On the money

Some people working for companies listed on the Alternative Investment Market
have got hot under the collar in the past few days after Sir Derek Higgs, author
of the report on corporate governance, suggested in an interview that an
abbreviated version of his guidelines ­ a ‘Higgs lite’ ­ should be applied to
them as part of the drive to improve the way companies are managed.

His remarks brought scorn from AIM practitioners, the main thrust of which
was that they were far too entrepreneurial to waste their time sitting in
board-room committees.

By and large the entrepreneurs have a point. Boards and committees can get
very bureaucratic and there is always a danger that all the effort will go into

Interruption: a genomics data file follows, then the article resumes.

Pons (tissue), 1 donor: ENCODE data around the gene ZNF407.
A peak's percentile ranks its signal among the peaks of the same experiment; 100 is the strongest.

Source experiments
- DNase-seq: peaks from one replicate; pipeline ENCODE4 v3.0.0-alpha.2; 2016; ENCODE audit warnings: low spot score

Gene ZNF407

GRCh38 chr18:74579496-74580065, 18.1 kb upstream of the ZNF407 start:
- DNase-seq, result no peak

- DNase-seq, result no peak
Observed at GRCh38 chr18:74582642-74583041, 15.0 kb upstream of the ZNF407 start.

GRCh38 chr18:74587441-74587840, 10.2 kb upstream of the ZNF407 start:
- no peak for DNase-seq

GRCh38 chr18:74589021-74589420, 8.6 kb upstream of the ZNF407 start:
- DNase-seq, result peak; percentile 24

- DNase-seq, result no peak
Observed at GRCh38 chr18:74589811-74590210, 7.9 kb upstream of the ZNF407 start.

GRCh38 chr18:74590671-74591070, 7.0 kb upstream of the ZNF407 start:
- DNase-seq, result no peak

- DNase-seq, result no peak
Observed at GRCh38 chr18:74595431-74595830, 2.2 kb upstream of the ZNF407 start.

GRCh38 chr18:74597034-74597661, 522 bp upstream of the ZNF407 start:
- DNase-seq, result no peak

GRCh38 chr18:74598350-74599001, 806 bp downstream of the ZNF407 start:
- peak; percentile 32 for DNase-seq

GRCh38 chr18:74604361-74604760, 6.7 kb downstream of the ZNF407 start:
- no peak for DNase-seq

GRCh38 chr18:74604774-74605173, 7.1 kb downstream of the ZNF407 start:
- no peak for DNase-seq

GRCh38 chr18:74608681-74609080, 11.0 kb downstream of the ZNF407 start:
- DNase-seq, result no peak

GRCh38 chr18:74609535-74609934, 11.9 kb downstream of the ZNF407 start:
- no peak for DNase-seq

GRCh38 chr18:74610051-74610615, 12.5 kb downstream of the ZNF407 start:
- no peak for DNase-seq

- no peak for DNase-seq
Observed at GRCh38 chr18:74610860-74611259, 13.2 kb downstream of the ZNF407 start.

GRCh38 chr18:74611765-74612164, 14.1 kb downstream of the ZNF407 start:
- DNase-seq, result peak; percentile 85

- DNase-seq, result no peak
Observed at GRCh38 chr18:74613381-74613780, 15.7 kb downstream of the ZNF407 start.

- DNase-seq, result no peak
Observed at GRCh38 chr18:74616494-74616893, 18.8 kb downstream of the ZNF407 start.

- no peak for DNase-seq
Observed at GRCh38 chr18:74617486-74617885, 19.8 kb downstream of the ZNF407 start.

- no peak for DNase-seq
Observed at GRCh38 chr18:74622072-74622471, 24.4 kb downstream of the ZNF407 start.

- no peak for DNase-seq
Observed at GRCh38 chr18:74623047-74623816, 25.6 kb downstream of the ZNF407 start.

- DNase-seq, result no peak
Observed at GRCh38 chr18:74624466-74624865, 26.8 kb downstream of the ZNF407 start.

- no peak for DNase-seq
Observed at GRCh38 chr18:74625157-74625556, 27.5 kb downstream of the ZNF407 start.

covering the committee’s back, not dealing with real problems.

But a recurring theme in companies that get into difficulties is that they
are run by a strong-minded entrepreneurial character who is too powerful and not
open to challenges. When he overreaches himself, the business tanks. With better
governance he might have been held back and everyone would have been better off.

It is customary to present the checks and balances in the boardroom as a path
to enhanced shareholder value.

Unfortunately there is not a shred of academic evidence anywhere which
establishes this link between governance and better corporate performance. The
point of governance is not to promote growth but to avoid complete corporate
disaster ­ to avoid fund managers having to explain why they failed to see what
was going to happen to Marconi or all the other high fliers that bit the dust.

If the entrepreneurs don’t like it, all the more reason to have it.

Anthony Hilton is finance editor of the Evening Standard

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